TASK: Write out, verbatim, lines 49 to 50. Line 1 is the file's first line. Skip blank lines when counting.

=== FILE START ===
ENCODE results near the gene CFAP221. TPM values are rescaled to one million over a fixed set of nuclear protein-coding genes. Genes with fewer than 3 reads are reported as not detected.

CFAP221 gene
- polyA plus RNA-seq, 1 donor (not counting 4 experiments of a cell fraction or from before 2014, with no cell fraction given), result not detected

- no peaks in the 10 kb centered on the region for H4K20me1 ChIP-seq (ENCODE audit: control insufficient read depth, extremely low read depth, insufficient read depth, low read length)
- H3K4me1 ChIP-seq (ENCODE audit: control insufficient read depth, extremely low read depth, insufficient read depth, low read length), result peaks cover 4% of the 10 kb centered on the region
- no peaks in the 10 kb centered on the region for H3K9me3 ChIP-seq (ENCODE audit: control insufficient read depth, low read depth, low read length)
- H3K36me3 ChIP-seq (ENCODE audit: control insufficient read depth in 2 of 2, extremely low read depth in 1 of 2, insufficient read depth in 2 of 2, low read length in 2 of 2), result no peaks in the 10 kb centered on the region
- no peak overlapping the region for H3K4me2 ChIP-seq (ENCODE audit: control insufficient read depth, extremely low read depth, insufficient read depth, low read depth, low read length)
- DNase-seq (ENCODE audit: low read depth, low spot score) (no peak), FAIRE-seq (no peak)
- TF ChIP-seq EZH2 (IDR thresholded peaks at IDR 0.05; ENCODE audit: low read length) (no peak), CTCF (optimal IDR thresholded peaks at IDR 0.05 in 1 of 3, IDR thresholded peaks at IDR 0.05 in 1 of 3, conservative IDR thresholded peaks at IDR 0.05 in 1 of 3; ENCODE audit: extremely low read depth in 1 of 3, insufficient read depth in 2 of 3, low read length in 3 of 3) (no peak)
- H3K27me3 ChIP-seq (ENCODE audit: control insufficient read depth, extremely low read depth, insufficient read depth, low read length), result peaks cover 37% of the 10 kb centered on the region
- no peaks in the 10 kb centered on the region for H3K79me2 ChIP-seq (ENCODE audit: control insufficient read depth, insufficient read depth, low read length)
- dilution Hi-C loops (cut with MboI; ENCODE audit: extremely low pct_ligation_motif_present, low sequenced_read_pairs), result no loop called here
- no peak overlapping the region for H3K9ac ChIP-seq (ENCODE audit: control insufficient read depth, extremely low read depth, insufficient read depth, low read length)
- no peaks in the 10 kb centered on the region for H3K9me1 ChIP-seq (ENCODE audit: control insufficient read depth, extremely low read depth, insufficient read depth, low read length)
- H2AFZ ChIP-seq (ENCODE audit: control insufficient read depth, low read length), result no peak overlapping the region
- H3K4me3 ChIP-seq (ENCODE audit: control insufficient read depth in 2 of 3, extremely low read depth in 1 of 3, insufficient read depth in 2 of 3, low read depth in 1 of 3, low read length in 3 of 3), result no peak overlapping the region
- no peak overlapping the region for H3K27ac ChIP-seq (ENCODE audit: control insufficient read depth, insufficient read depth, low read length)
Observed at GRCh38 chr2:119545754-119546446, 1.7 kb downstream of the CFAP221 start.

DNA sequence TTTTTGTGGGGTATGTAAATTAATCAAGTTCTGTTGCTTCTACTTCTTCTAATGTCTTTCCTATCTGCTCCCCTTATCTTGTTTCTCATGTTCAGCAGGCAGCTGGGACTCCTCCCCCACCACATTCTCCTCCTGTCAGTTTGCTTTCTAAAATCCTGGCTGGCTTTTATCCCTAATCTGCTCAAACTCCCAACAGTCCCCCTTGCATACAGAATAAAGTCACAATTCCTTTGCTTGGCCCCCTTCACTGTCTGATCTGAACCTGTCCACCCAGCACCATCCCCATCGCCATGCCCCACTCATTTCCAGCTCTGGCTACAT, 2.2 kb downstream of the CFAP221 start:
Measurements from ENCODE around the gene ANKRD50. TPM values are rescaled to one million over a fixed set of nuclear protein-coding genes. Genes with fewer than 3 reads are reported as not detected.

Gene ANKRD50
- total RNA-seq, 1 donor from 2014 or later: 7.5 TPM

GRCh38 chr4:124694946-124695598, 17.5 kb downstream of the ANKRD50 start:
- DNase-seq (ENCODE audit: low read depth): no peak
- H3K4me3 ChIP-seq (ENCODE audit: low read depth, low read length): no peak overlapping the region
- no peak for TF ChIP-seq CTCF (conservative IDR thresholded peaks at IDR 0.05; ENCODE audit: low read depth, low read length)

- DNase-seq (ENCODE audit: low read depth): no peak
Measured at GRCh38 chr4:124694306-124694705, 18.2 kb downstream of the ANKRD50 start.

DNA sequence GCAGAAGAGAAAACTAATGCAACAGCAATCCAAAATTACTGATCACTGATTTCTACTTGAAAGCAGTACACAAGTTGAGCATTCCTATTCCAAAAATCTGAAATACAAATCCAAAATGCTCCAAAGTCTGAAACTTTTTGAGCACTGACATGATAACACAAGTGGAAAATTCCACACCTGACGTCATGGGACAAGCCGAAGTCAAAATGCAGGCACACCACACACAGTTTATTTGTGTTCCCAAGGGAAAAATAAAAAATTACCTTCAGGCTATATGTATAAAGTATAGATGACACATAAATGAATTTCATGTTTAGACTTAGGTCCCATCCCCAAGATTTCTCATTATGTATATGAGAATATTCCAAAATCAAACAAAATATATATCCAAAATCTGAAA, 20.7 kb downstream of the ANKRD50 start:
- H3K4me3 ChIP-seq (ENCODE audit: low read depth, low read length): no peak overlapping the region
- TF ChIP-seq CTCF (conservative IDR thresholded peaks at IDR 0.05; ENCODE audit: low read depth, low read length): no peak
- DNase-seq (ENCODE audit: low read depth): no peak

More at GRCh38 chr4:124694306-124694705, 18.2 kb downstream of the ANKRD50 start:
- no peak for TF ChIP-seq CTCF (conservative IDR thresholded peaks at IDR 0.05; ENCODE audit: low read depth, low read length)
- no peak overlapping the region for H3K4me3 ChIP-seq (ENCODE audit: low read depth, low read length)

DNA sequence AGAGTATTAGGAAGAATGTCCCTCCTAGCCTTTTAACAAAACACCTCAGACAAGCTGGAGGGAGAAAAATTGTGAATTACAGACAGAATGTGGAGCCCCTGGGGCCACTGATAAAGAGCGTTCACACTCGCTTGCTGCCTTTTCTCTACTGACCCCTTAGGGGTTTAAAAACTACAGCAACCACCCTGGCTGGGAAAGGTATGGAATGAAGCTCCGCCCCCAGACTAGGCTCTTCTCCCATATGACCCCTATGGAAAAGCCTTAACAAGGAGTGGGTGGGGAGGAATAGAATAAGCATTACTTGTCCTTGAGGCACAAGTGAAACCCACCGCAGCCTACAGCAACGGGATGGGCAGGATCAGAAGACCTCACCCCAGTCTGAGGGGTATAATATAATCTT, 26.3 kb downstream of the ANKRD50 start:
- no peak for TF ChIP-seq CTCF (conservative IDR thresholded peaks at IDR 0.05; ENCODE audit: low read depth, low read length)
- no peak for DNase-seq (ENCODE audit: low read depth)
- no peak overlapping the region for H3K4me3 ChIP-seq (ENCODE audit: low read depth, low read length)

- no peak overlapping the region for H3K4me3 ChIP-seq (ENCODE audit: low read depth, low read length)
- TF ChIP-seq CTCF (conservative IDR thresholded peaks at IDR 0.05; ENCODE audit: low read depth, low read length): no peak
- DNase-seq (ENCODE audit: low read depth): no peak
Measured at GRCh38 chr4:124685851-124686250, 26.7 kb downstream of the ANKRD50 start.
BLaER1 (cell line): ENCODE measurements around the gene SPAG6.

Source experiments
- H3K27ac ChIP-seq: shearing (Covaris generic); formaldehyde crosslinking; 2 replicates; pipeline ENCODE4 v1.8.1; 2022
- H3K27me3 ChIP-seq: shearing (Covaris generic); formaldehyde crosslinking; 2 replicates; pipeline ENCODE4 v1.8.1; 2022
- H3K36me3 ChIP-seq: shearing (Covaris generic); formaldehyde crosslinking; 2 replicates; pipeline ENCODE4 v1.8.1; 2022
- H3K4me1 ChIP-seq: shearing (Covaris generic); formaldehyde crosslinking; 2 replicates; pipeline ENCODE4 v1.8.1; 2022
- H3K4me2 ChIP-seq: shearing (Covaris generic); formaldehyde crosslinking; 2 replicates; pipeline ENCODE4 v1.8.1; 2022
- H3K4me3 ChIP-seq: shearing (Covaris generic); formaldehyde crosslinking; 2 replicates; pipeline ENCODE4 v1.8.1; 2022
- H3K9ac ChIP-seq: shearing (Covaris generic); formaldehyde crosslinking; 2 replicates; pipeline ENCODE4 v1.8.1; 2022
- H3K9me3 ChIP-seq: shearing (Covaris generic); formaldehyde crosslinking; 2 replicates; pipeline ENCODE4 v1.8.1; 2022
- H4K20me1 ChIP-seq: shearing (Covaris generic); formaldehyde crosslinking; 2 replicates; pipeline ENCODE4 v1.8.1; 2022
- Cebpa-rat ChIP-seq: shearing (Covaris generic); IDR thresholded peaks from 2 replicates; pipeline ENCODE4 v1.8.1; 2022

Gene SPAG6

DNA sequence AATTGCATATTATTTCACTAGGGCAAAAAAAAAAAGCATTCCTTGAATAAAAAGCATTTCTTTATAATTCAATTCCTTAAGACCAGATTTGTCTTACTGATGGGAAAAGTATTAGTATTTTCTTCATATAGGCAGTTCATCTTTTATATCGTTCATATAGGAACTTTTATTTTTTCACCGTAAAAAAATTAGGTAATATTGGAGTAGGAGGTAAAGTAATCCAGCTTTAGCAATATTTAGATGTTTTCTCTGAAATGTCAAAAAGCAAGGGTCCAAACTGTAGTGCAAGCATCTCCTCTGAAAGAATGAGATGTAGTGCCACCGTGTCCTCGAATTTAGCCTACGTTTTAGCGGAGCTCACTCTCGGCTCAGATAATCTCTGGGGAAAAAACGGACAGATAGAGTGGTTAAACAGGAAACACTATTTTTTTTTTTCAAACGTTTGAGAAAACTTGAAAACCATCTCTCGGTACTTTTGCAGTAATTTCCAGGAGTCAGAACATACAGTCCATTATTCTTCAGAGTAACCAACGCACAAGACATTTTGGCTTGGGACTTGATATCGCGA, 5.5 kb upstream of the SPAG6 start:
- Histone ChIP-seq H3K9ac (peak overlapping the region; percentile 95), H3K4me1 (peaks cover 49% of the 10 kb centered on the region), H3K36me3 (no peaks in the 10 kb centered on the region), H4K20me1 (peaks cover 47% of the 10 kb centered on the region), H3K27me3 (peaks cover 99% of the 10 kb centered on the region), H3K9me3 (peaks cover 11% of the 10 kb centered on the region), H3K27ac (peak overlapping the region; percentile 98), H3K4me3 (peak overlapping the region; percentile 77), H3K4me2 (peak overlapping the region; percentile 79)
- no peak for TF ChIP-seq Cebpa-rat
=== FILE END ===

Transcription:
- H3K36me3 ChIP-seq: shearing (Covaris generic); formaldehyde crosslinking; 2 replicates; pipeline ENCODE4 v1.8.1; 2022
- H3K4me1 ChIP-seq: shearing (Covaris generic); formaldehyde crosslinking; 2 replicates; pipeline ENCODE4 v1.8.1; 2022